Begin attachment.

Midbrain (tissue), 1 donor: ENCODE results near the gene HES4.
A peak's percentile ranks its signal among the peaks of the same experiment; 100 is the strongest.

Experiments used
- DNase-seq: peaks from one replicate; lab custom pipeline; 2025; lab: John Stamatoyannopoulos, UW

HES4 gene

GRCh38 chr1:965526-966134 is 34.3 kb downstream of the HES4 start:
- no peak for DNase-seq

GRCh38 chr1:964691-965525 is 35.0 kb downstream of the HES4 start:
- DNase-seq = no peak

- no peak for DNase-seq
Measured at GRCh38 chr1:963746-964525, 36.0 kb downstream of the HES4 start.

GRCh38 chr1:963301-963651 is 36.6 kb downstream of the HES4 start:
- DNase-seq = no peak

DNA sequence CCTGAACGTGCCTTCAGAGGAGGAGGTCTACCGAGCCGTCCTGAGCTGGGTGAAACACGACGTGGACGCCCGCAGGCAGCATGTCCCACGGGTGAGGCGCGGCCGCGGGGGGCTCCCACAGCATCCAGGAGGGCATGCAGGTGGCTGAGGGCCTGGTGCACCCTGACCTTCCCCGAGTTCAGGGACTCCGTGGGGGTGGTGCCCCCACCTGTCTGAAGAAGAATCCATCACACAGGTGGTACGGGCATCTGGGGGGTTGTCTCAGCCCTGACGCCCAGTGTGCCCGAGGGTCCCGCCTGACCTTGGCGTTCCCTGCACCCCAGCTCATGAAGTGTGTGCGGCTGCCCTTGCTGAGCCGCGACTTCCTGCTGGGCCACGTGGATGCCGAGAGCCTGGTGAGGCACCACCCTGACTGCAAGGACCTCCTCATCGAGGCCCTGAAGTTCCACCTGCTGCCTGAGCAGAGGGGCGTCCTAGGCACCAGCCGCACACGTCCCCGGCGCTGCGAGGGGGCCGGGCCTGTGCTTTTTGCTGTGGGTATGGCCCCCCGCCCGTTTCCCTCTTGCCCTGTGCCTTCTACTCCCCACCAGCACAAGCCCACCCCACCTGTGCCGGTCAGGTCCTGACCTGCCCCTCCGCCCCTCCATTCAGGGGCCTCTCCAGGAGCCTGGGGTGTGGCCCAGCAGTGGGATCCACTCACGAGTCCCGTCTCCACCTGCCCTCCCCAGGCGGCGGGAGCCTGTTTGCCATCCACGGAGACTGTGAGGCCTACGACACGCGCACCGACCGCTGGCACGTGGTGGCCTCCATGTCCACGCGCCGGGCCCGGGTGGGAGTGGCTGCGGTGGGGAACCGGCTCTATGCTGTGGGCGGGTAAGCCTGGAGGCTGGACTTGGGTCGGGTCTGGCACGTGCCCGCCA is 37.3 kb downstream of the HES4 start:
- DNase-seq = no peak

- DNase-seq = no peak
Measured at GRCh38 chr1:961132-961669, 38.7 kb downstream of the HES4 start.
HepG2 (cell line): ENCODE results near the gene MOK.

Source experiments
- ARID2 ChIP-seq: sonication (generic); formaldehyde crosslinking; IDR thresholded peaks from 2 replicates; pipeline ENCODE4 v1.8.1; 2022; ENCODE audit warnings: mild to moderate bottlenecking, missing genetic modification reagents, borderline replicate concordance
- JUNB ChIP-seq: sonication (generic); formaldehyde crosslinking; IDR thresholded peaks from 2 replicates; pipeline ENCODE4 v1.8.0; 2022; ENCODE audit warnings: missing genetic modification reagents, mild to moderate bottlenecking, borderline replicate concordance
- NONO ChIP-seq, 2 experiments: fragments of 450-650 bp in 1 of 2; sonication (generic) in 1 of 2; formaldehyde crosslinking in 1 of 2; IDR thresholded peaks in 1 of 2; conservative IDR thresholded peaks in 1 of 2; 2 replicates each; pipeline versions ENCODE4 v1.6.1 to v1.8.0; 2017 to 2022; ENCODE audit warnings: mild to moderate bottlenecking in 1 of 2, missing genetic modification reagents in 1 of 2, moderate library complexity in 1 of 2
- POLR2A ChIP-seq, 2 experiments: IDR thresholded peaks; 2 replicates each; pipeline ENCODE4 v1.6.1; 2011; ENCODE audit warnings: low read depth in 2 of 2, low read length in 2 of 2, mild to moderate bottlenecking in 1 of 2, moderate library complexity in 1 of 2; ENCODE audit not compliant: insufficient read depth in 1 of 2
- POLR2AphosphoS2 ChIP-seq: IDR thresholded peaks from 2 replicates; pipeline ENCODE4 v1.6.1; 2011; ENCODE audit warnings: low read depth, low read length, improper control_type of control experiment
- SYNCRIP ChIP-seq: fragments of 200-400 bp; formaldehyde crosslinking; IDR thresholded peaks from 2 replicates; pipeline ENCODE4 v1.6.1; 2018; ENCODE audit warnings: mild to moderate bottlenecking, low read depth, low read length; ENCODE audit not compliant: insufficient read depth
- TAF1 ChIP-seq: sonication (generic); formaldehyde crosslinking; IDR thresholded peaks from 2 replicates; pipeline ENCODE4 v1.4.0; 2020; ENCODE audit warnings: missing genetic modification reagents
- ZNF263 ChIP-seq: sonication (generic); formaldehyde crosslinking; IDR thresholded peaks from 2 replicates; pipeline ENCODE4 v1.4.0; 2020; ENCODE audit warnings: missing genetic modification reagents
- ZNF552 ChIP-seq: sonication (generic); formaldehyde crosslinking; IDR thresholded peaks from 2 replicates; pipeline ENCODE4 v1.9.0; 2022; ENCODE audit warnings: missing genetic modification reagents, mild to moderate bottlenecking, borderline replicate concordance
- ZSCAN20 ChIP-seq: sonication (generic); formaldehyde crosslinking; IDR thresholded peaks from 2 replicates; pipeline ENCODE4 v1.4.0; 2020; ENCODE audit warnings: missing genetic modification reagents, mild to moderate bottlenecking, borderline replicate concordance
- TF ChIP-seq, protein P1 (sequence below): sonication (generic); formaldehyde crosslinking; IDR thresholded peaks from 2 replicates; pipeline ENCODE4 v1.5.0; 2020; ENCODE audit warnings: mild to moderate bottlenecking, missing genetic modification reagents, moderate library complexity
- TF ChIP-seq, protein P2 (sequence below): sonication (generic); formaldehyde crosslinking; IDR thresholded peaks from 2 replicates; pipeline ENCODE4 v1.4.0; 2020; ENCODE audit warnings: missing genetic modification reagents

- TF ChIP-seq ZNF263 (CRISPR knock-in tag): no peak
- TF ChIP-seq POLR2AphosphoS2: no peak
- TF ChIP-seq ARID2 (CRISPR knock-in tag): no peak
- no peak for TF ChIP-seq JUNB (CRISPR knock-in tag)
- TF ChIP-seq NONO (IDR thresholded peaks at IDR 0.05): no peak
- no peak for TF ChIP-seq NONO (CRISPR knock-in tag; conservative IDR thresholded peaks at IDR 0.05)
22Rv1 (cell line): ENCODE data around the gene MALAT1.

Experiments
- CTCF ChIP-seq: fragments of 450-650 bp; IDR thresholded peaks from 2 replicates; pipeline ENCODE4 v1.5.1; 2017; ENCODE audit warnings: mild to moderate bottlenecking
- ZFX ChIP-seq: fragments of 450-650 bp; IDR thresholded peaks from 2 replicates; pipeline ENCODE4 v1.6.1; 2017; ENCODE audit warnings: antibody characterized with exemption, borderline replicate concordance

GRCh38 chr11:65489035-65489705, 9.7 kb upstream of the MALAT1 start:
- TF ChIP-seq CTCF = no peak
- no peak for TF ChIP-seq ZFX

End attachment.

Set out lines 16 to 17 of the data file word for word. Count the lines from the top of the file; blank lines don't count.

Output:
- DNase-seq = no peak
Measured at GRCh38 chr1:961132-961669, 38.7 kb downstream of the HES4 start.